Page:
Who are the big spenders? Online shopping continues to be dominated by Australians aged 35 to 44, at around a quarter of all purchases. Those aged 25 to 34 and 45 to 54 each represent around 20% of all online sales. People over 65 spend the least online, at less than half the national average.
Spending by age - Under 25s spend comparatively more than average on Fashion, Media and Toys & Electronic Games and comparatively less on Groceries & Liquor. Those aged over 65 spend comparatively less on Fashion and Department & Variety Stores and comparatively more on Groceries & Liquor.
Transaction sizes - The size of the average online retail transaction has fallen from $64 in January 2010 to $41 in October 2013 (seasonally adjusted). This fall has been more pronounced amongst international retailers, down from $74 in January 2010 to $38 in October 2013. Domestic online retail transactions fell from $61 to $42 in the same period.
Transaction sizes between sectors - The largest average transactions occur in Homewares & Appliances, with an average $173 in October 2013. In contrast, Media transactions averaged $9 in the same period – reflecting the comparatively low cost of smartphone apps, music, video content and e-books.
Domestic retailers control the dominant share - Domestic retailers remain the dominant force in online retail sales, accounting for 73% of sales at October 2013. Trends in the growth rates for both international and domestic sales have been broadly similar since the start of 2012.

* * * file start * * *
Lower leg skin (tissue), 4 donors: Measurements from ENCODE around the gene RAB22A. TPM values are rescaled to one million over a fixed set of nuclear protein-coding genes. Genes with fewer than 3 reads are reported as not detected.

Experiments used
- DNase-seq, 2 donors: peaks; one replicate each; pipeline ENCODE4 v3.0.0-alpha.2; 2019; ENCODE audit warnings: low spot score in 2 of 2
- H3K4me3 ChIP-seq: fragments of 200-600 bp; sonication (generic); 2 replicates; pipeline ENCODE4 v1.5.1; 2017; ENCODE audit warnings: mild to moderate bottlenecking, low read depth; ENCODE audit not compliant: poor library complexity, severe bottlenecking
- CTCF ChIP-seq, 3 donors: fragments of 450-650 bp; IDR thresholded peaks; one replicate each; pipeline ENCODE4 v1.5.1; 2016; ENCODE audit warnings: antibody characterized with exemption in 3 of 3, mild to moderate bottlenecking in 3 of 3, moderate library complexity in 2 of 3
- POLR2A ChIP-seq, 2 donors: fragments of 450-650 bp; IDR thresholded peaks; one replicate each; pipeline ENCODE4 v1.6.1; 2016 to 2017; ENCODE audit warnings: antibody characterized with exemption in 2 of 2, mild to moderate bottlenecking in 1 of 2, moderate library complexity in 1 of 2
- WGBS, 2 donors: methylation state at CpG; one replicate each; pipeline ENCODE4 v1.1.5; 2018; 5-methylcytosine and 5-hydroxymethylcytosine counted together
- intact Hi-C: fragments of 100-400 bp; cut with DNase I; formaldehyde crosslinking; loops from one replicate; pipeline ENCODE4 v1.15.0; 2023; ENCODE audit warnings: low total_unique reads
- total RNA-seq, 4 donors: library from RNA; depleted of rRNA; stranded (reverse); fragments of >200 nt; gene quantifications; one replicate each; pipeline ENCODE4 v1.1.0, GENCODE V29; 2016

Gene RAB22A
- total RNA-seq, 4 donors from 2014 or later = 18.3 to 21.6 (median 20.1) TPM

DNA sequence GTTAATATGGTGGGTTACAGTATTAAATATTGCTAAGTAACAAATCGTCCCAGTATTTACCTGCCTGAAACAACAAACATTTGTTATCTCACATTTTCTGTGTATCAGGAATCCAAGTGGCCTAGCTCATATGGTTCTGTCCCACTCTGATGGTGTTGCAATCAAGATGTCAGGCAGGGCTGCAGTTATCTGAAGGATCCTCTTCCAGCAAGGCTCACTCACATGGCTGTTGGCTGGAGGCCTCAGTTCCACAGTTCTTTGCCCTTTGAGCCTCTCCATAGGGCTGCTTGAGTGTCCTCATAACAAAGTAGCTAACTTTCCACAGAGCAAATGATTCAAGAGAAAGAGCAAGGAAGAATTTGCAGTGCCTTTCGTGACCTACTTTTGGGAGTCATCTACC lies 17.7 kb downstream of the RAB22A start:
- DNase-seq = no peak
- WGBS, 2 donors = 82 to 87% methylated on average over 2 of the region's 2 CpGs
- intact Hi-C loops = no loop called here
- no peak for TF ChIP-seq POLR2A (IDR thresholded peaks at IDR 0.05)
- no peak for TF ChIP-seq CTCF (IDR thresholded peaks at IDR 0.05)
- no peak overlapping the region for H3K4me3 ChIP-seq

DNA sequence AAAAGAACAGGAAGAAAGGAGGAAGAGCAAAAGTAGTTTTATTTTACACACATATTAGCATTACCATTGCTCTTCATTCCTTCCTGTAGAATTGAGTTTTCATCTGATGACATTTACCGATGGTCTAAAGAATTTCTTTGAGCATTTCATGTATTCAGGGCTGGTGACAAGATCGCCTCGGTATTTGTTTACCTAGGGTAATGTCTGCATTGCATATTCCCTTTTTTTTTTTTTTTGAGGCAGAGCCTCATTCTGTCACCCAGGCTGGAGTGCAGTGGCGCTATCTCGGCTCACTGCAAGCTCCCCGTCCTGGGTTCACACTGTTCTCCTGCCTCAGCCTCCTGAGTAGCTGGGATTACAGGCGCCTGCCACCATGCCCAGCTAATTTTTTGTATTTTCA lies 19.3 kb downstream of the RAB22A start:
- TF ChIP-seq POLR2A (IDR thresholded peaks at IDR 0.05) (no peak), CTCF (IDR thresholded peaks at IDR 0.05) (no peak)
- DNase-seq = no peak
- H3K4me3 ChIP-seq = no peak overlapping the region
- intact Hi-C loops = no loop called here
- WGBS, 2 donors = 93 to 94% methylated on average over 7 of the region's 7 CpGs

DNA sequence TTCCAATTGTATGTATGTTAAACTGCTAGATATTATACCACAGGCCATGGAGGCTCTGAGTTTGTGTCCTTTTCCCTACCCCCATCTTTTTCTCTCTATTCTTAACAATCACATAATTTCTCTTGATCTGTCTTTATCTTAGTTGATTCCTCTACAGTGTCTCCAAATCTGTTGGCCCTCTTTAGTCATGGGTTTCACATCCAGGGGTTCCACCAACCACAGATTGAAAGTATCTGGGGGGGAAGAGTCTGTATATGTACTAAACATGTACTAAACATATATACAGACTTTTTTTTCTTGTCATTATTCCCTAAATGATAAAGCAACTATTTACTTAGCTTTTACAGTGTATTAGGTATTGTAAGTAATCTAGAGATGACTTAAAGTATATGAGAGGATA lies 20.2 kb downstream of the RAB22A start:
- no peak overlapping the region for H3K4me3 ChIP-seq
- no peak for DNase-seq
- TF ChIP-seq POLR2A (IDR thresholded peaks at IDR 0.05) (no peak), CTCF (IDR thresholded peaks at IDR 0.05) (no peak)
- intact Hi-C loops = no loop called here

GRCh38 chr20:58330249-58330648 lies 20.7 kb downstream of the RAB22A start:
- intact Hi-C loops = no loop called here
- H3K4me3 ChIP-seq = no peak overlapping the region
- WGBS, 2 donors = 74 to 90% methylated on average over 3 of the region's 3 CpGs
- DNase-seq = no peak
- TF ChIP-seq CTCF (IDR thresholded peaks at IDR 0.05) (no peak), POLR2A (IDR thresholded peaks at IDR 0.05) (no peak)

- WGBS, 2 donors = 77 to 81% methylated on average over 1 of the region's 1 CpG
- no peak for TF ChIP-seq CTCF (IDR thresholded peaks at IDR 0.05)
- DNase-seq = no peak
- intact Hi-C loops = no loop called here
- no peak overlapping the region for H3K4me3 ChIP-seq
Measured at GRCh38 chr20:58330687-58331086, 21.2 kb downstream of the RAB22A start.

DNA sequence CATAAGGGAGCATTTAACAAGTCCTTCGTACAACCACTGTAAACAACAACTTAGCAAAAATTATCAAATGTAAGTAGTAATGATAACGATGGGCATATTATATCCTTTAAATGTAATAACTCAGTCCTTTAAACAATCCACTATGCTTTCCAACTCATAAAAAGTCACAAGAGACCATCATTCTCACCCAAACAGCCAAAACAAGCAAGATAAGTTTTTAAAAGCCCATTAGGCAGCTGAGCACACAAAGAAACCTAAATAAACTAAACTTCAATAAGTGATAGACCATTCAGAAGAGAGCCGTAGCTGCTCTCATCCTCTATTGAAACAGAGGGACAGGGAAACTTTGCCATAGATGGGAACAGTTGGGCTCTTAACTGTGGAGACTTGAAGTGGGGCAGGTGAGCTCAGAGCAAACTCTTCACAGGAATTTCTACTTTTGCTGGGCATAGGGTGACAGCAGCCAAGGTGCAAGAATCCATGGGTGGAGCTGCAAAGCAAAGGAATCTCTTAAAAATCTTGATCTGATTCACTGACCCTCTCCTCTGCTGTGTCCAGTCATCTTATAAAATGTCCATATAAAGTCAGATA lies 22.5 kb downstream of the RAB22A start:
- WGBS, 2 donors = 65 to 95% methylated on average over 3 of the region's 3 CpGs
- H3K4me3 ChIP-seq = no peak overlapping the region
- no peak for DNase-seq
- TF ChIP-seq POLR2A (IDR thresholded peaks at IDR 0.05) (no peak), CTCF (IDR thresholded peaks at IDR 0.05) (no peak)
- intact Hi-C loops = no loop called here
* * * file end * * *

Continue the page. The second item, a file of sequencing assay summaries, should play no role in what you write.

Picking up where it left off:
Regional to metro sales - Metropolitan residents are spending 2% more online than the national average and regional residents almost 5% less. However, regional Western Australia continues to outperform – with spending 26% above the national average.
Share of state spending - On a per capita basis, the ACT, Northern Territory and Western Australia continue to record stronger levels of consumption, while South Australia, Victoria and Queensland lag behind.
View the full report here - nab.com.au/onlineretailsales.
About the NAB Online Retail Sales Index
Based on two million non-cash transactions per day, scaled up to replicate the broad economy, the NAB Online Retail Sales Index tracks online retail spending across sectors, demographics, locations and the breakdown of goods bought from domestic and international online retailers. The index is produced monthly and analysis is provided on a quarterly basis.
Quantium is Australia’s leading data analytics and marketing strategy firm. Quantium has worked with NAB for more than 4 years, assessing de-identified transaction data to derive insights, trends and shopping habits of different customer groups. The resulting analysis forms Market Blueprint and is used by NAB and other businesses to drive innovation and business performance through customer, distribution and marketing strategies.
For further information: